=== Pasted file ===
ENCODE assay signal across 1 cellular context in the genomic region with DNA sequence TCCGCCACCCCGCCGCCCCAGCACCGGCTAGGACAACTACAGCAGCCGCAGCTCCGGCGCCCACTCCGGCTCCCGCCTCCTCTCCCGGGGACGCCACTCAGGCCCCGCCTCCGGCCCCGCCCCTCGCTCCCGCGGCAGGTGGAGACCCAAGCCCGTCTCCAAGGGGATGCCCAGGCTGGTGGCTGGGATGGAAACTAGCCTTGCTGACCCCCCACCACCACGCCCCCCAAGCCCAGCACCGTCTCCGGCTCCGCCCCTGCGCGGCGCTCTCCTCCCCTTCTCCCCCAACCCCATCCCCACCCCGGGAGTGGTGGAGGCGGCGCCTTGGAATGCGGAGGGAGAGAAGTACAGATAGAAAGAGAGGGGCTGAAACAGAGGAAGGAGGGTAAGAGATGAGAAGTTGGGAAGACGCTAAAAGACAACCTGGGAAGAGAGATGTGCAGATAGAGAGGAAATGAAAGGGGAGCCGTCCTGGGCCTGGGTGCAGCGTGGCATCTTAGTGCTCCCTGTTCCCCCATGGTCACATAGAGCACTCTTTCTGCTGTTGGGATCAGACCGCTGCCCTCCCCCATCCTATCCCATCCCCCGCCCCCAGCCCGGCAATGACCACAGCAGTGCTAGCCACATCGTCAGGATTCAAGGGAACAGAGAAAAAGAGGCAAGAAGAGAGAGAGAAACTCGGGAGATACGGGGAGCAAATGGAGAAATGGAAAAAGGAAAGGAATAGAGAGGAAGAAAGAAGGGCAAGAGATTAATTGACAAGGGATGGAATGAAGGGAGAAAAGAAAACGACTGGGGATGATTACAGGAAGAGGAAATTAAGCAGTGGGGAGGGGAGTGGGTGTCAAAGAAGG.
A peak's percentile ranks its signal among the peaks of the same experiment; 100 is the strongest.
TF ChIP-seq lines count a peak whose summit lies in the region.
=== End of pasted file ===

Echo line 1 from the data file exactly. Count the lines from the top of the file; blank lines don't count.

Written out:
ENCODE assay signal across 1 cellular context in the genomic region with DNA sequence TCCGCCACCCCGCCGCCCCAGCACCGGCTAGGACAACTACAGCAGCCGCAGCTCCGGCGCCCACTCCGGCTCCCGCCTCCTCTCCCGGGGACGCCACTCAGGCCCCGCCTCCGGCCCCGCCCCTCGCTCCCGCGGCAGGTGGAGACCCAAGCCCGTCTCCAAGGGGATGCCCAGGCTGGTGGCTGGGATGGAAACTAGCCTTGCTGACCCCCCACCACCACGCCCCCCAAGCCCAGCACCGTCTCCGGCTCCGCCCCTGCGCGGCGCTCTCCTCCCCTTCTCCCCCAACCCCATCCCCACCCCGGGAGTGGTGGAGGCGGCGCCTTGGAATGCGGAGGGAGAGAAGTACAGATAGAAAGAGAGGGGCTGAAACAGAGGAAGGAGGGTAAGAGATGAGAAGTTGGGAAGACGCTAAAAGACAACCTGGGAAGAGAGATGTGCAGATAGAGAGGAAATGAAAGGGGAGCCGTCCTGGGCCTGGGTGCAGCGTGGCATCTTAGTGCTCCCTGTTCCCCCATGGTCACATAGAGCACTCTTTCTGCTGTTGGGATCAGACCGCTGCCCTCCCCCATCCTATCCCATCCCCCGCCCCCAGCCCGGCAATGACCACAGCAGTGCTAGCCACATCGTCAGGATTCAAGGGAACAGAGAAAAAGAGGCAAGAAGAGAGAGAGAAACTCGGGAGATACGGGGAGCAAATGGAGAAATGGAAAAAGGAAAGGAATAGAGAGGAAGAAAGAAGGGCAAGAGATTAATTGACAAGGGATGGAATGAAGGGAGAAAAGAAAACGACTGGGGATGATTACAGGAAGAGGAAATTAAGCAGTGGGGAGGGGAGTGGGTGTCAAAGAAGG.